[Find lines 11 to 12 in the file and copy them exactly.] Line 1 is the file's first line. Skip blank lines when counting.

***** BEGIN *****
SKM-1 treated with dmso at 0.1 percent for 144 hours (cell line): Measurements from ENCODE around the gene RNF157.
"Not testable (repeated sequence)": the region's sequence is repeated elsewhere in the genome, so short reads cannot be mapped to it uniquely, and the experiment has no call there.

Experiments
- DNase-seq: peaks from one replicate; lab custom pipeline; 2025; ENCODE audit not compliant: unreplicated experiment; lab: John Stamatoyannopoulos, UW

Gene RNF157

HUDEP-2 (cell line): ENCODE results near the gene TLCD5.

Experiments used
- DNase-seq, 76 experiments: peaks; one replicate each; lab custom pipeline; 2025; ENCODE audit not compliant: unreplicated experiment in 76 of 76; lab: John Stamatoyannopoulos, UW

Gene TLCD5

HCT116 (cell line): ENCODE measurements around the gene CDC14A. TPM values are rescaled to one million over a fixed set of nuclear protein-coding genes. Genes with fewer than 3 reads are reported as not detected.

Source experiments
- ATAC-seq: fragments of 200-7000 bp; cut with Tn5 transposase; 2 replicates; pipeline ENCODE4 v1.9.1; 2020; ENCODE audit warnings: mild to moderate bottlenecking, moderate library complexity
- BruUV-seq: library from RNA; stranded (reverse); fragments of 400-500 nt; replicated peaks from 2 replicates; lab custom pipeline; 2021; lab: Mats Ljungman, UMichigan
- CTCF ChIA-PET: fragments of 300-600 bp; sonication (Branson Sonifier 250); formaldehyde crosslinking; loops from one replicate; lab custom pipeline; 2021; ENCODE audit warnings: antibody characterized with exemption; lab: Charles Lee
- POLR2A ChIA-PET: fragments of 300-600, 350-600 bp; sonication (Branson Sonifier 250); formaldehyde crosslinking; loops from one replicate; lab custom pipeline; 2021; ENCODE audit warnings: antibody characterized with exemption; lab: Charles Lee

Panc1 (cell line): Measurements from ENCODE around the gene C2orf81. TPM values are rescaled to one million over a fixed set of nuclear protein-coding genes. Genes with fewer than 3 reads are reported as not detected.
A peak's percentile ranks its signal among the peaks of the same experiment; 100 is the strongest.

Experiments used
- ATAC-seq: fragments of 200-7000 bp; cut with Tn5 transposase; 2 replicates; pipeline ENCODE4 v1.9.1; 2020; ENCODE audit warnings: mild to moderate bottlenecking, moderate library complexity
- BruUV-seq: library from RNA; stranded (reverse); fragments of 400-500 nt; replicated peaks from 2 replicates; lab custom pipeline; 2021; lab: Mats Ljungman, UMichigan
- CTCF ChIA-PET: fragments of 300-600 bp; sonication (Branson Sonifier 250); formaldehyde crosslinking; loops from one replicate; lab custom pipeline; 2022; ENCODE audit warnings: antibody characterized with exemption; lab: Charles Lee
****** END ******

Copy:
Source experiments
- ATAC-seq: fragments of 200-7000 bp; cut with Tn5 transposase; 2 replicates; pipeline ENCODE4 v1.9.1; 2020; ENCODE audit warnings: mild to moderate bottlenecking, moderate library complexity